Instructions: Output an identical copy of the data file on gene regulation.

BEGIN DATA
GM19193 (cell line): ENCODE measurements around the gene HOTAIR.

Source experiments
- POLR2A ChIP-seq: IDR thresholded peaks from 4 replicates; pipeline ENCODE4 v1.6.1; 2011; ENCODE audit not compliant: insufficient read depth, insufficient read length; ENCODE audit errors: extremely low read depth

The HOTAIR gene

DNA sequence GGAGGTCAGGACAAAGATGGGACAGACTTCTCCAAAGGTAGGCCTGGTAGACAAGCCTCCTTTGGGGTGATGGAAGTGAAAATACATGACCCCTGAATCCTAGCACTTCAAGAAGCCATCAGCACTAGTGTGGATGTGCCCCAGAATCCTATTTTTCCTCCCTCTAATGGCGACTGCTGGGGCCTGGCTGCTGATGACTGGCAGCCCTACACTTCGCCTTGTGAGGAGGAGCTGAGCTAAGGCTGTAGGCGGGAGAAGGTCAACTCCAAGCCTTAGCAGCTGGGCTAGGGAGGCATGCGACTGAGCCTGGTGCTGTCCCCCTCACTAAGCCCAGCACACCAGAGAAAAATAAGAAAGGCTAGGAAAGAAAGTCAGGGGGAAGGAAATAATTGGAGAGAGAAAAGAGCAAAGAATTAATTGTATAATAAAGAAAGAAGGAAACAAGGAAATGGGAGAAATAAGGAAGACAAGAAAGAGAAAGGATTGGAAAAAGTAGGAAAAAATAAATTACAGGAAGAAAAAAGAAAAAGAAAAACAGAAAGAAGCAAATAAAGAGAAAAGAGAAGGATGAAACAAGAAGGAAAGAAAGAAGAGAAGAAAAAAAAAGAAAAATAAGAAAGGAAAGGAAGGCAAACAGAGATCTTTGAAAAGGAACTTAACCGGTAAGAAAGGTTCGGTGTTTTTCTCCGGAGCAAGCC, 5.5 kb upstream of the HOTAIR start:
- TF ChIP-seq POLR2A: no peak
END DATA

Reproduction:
GM19193 (cell line): ENCODE measurements around the gene HOTAIR.

Source experiments
- POLR2A ChIP-seq: IDR thresholded peaks from 4 replicates; pipeline ENCODE4 v1.6.1; 2011; ENCODE audit not compliant: insufficient read depth, insufficient read length; ENCODE audit errors: extremely low read depth

The HOTAIR gene

DNA sequence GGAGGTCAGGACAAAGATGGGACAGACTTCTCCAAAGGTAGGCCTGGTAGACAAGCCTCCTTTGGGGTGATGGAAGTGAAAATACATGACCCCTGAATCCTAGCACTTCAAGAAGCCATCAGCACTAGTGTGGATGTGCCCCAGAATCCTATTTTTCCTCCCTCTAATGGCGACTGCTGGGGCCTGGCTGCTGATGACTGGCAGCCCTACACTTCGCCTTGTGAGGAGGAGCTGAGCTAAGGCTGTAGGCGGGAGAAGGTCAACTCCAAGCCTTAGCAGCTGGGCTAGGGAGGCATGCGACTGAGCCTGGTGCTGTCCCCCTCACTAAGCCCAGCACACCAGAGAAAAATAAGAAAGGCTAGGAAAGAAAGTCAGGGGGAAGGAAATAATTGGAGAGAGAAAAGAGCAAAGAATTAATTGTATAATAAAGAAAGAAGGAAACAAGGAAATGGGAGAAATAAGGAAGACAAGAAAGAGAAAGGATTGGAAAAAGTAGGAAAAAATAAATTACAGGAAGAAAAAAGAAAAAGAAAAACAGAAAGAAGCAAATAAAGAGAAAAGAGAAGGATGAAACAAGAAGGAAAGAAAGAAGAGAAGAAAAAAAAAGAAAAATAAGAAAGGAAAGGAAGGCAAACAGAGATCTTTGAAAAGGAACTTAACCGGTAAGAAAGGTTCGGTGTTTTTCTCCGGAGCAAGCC, 5.5 kb upstream of the HOTAIR start:
- TF ChIP-seq POLR2A: no peak